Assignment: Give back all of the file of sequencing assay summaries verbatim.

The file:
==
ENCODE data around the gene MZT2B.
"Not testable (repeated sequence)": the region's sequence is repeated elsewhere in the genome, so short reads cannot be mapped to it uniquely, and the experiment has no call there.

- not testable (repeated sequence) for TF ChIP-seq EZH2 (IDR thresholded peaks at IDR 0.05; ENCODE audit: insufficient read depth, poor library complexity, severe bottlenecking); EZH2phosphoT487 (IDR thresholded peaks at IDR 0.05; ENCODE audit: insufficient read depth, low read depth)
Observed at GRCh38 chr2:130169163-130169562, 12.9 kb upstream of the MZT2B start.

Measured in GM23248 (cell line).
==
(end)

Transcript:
ENCODE data around the gene MZT2B.
"Not testable (repeated sequence)": the region's sequence is repeated elsewhere in the genome, so short reads cannot be mapped to it uniquely, and the experiment has no call there.

- not testable (repeated sequence) for TF ChIP-seq EZH2 (IDR thresholded peaks at IDR 0.05; ENCODE audit: insufficient read depth, poor library complexity, severe bottlenecking); EZH2phosphoT487 (IDR thresholded peaks at IDR 0.05; ENCODE audit: insufficient read depth, low read depth)
Observed at GRCh38 chr2:130169163-130169562, 12.9 kb upstream of the MZT2B start.

Measured in GM23248 (cell line).